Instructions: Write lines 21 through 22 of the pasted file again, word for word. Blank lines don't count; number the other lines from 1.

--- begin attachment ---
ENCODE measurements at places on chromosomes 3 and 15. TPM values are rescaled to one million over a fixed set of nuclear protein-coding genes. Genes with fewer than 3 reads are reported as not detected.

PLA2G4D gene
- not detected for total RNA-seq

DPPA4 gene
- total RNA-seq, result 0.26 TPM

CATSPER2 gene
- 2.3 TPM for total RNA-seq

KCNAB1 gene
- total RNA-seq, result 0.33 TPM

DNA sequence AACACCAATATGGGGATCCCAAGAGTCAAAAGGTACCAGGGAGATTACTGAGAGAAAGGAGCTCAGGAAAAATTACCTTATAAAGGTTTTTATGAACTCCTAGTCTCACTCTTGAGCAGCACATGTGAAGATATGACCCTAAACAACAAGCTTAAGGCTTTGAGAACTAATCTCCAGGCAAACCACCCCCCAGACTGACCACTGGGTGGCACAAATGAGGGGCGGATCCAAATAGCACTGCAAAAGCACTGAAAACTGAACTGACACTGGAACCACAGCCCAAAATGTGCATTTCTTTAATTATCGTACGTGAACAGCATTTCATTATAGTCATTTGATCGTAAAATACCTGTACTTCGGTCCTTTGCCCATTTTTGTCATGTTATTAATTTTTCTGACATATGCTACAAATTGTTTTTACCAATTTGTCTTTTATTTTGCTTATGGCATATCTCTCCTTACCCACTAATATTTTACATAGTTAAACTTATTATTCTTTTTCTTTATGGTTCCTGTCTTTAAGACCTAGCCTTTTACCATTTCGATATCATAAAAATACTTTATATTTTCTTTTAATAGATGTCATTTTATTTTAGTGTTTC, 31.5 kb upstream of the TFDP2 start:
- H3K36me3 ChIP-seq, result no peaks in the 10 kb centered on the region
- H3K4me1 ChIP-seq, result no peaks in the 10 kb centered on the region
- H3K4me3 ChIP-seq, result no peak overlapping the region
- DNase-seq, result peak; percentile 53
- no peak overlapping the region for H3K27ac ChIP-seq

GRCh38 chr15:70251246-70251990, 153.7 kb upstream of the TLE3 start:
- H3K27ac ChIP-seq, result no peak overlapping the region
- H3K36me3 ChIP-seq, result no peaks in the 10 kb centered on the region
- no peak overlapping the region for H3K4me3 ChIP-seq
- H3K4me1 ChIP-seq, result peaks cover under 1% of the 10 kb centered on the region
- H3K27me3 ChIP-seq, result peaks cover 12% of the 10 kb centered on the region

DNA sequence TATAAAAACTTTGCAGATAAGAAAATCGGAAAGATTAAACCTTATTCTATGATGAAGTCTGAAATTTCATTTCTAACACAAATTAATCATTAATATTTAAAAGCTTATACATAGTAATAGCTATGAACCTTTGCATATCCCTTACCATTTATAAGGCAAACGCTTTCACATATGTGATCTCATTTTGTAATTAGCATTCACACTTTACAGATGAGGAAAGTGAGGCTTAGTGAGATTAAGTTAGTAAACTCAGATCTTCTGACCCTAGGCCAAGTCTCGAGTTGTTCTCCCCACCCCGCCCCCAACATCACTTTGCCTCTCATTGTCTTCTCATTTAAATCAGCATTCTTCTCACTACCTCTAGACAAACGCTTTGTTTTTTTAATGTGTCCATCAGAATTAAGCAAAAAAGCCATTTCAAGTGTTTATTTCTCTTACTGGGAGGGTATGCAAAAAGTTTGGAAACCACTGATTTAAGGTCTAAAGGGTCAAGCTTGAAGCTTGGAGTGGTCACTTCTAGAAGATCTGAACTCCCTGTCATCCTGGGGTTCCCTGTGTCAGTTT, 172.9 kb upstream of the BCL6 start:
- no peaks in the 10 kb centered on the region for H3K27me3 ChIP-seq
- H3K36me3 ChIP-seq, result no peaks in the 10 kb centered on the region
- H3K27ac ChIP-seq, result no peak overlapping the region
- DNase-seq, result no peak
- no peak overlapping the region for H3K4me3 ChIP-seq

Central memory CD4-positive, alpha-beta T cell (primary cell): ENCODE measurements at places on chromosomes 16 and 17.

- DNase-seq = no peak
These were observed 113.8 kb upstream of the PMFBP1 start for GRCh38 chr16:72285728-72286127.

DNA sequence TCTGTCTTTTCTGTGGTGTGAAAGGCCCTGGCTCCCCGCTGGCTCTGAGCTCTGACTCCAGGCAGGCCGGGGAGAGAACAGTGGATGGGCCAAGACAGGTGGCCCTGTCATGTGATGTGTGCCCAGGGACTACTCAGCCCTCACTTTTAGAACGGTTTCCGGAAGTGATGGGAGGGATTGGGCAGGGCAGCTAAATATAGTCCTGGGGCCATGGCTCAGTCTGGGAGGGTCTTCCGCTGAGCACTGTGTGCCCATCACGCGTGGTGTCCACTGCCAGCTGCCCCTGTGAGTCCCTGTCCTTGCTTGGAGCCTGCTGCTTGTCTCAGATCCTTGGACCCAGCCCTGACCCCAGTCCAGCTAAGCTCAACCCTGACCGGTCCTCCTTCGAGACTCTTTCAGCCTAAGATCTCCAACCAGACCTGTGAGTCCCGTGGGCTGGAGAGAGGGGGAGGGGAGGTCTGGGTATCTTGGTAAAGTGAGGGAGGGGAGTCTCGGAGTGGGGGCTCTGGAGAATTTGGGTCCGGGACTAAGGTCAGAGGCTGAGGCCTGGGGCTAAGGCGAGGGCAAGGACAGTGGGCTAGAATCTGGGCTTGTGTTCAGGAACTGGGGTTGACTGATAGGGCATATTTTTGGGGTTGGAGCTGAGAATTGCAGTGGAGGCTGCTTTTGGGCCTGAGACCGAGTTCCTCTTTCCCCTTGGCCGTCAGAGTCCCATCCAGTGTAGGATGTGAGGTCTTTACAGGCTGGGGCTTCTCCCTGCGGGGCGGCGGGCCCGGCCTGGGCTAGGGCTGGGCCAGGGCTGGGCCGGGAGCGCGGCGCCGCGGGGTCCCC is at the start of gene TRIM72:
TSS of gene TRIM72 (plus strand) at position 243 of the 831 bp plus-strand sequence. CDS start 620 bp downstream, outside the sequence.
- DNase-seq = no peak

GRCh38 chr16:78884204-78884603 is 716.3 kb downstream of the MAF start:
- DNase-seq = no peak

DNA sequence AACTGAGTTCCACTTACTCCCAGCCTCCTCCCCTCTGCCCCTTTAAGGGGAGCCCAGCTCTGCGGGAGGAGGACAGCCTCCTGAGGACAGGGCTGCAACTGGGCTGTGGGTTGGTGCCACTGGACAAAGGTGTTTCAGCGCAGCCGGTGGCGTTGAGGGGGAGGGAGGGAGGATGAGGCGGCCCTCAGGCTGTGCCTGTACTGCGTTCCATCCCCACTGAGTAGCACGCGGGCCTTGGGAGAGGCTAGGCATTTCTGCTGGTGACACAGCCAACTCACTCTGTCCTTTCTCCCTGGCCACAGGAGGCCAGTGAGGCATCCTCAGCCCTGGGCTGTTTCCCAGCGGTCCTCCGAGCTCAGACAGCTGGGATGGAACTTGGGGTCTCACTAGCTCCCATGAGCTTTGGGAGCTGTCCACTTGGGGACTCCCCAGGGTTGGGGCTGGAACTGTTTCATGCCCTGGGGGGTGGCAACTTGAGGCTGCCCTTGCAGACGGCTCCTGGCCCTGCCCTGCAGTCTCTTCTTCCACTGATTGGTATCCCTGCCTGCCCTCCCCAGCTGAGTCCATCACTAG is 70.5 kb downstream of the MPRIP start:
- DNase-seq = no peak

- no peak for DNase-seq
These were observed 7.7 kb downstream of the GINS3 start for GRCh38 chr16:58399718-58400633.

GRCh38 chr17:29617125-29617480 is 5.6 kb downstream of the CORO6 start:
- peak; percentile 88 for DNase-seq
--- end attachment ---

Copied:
- H3K27me3 ChIP-seq, result peaks cover 12% of the 10 kb centered on the region

DNA sequence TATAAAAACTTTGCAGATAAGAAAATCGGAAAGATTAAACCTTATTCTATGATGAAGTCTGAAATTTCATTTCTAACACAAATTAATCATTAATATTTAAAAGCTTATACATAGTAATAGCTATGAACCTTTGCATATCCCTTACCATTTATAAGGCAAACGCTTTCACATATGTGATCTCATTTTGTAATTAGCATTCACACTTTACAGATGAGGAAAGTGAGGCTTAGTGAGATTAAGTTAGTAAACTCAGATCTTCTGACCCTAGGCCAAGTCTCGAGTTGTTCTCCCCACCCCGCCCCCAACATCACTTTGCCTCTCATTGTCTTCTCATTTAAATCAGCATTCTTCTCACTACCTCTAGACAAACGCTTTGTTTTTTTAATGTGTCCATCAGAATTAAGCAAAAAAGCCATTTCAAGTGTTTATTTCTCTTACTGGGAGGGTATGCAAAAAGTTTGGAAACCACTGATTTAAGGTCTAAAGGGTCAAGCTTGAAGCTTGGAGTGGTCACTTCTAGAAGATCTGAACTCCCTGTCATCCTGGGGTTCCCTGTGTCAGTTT, 172.9 kb upstream of the BCL6 start: